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Today's Story by Darren Callahan

Where there are people there are rats

City of Human Remains – Chapter 6




The word stays in his ears.  It’s a mission, a calling.  Something Lucrecio shoulders as a holy quest.

The patrolman thinks at the exit of the police station, This line is nutso long.  The volunteers wrap around a corner and another corner and another, out of site.  As far as his feet can take him in that direction, Lucrecio walks the line saying, “Thank you, grazias, thank you for volunteering.”  No one seems impatient.  They’re all ready and willing to help.  Like blood donors during a drive.  Here, take it, it’s the least I can do. 

Twice, family members stop him.  They hold up images of their children.  Have they found anyone?  Tell me, please, tell me?  That sort of thing.

Nothing yet, he answers in a consoling, but optimistic voice.  Nothing yet.  Gonna break soon.  We’re searching underground now.  Subways and tunnels.  The sewers.  Underground lairs of villains known and yet discovered.  UNDERGROUND! he declares, more to himself than to anyone who might be paying attention.

Lucrecio hurries to his own duties.

His feet blister, but his brain doesn’t register the pain.  He could go another 10 kilometers.  His body may be 42, but his feet are those of a 21-year-old.  Years on the beat have conditioned them – they ripen like wine.

Lucrecio turns at the cotton lot.  The park and playground, where there are normally a dozen children scrambling, imitating, participating, fighting, spinning, is now empty and quiet.  The city’s children are locked inside their homes now.  With the early sunset over the buildings, the park grows dim.  This is bizarre for a mildly conditioned autumn evening.

City this large, apartments this small, the parents must be going ape-shit.

Lucrecio lights a U-shaped tobacco pipe in secret and smokes it under a Tomas Zigon swirly-slide, where no one can see him.  The hidden places are 1 of the controversial but ‘interesting’ elements Zigon included in the re-design of the parks.  Why are our children so protected?  Zigon, who, in his lifetime, had watched playgrounds become more and more safe and sterile until each may as well have been encased in foam.  Where is the danger?  Where is the responsibility?  Children hurtle to their doom, to be saved, but only in parks.  They jump off the couch and get a broken neck.  The reversal of the over-protectiveness was high on Zigon’s strategy.  Make children safer by making parks less so.  Give them places to reflect where their parents cannot see them and they will become safer, more appreciative of safety.  More responsible.  More independent.  And now Lucrecio appreciates these Zigon enclosures.  It allows him to smoke his pipe without looks from strangers.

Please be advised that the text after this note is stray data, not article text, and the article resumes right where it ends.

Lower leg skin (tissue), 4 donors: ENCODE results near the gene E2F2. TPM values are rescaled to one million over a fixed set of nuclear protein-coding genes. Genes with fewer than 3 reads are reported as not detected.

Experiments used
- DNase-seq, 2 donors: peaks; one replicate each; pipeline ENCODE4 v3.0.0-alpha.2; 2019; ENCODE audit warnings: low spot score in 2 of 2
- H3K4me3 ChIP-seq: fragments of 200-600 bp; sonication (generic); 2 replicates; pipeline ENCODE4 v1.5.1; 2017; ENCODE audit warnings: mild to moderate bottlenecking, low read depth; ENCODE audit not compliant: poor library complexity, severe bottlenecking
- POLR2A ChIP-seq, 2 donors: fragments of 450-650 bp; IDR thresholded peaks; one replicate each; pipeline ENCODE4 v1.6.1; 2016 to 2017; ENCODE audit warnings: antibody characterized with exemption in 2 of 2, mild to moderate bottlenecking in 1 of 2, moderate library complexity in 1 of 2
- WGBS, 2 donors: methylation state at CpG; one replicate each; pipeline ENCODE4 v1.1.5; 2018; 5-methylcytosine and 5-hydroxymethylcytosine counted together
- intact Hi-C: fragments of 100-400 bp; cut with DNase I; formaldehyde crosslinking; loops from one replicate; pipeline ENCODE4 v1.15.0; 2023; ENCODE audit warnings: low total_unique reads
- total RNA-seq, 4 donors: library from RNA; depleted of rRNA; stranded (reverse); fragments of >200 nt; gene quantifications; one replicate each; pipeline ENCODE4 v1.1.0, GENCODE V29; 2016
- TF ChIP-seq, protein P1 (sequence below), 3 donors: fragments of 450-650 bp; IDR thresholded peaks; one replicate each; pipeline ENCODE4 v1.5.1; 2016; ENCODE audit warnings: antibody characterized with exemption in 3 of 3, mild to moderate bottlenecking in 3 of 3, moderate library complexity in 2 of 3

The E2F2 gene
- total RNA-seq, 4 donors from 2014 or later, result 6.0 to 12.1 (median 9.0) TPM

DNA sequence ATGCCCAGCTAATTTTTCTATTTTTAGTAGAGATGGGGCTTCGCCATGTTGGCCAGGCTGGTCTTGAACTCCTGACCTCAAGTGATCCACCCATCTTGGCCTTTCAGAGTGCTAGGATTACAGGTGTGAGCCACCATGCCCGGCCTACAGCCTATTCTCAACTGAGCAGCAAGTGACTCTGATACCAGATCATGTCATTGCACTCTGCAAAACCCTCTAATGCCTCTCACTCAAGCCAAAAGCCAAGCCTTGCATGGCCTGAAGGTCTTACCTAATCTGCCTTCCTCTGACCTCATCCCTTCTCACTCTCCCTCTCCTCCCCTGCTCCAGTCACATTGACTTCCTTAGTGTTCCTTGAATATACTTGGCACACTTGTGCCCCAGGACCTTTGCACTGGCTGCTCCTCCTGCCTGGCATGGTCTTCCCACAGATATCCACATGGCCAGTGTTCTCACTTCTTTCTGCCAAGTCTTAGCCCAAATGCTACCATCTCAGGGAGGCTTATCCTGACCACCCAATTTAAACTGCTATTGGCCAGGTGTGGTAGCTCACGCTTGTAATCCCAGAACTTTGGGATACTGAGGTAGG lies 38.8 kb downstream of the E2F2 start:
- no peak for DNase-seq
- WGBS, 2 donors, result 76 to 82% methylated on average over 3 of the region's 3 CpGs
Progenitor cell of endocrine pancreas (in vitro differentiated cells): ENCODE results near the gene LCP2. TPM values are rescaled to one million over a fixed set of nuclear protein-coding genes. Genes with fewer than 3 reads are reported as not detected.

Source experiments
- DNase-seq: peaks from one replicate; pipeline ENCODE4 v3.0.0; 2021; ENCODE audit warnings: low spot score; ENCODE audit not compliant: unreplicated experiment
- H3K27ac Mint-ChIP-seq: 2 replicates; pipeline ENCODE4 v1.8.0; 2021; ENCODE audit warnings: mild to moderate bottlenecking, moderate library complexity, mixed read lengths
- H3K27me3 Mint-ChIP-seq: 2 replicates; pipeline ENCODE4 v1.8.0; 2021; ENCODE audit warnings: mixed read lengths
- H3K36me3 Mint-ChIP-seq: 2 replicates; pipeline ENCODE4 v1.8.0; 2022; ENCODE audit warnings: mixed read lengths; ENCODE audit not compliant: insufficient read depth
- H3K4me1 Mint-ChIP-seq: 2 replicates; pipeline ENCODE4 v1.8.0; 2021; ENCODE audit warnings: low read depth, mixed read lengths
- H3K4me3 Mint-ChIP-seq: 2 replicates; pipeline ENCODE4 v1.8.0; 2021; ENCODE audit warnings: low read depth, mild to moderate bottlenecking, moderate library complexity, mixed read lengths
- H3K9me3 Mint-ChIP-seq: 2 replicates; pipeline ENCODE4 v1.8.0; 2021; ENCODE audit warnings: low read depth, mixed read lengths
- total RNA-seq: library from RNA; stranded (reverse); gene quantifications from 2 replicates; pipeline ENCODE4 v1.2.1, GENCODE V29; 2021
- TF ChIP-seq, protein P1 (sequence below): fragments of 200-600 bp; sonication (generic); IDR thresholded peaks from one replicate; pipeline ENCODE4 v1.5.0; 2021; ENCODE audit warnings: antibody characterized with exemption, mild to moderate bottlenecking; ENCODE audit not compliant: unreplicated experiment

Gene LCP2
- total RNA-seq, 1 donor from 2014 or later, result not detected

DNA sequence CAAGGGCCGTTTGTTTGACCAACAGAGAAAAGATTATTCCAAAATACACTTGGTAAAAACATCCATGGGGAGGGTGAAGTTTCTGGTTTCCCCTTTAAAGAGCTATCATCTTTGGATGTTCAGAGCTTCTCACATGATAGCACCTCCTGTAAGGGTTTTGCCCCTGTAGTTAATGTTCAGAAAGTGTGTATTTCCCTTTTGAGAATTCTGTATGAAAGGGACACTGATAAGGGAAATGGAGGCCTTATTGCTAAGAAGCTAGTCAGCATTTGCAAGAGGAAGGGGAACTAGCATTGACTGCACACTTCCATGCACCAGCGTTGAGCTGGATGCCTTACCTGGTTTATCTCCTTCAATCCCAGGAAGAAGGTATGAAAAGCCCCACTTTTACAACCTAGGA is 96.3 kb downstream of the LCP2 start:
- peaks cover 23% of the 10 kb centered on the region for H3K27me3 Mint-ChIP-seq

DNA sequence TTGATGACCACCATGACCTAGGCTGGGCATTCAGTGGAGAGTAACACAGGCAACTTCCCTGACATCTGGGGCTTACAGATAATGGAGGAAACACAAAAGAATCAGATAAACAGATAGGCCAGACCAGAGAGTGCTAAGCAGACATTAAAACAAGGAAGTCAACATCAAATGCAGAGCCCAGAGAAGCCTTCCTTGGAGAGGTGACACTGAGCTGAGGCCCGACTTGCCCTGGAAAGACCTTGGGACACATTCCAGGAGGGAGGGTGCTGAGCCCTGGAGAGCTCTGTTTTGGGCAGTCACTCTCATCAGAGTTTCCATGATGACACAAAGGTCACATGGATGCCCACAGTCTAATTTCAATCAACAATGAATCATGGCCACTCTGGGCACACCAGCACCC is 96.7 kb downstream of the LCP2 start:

When finished with his vice, he returns to his momentarily ignored mission.

6 blocks to the grate.  Under the Fyboad Building is the largest water drain he knows from his daily beat.  Covered with a worn metal barricade, the drain can only be breached if the barricade is raised, which would take great strength – strength he does not have.  Pedestrians wander past – as this is  a well-trafficked street – but they scarcely take note of Lucrecio as he kneels and listens for under-earth sounds.  Too close, he gets his ear wet with dew.  The Doll System calls for rain every 3 days lasting 1 hour.  It rained last night, hard.  He hadn’t felt rain that hard in a while.

System on the blink.  It was as if Doll had washed away the scent of the rotten garbage that had overtaken the city with the disappearances, the odor of corruption and lies.  City Hall should have thought of the weather and had Doll turn his unwelcome invention off for the night, for safekeeping.  Don’t want any evidence going down drains.  No telling the damage.

Lucrecio hears…

A trickle.

A ding.

A pipe, expanding.

The smell of leaves rotting in rainwater.

No children.

No cries.

But he’s patient.  He stays crouched for 4 whole minutes.

A rat.


Little feet, smaller than a child’s.  Definitely animal.


Rats, he says aloud.

City guts the rat population and the vermin always come back.


Where there are people there are rats.

Why, sir, we’re in fact a rat’s best friends.  Aren’t we?

Lucrecio draws his service revolver.  If he sights just 1 rat, he’ll blow its tail off.  Against the rules, but he’s discharged a full magazine over the last 6 or 7 weeks in pursuit of the heathen creatures.

Fucking rats.

Going hunting? Asks someone from all directions.

Lucrecio strains to peer into the dark and hear where the voice originates.  Show yourself!

Behind you.

Lucrecio feels a little foolish.  He turns and a man is there.

Immaculate.  He wears a 3-piece tweed suit with black tie – the fashionable monochrome that the business types wear.  The man’s hair is cut tight and sprinkled with gray.  He is late 30s, but clearly fights a family gene for premature aging.

Lucrecio pushes with his knee and raises himself up.  The patrolman looks embarrassed at his drawn revolver, which he quickly holsters.  Thought I heard something, he explains.  We’ve been told to check all options.  Even the grates.

I have a key.


A key?  To the grate?

Through the basement.  I’m a trustee.

The immaculate man gestures to the Fyboad Building.  I can lead you to the sub-basement, if you’re interested, Officer.

Lucrecio goes giddy.  But he’s frightened, too.  He’s been given no orders from Carlos to actually enter a building and explore.  Prove your theory.  That’s pretty vague.  But could be construed as permission, he rationalizes.  He’s spent a day above ground with no results.

A key?

My name’s Ted Appleton.  I’m a trustee.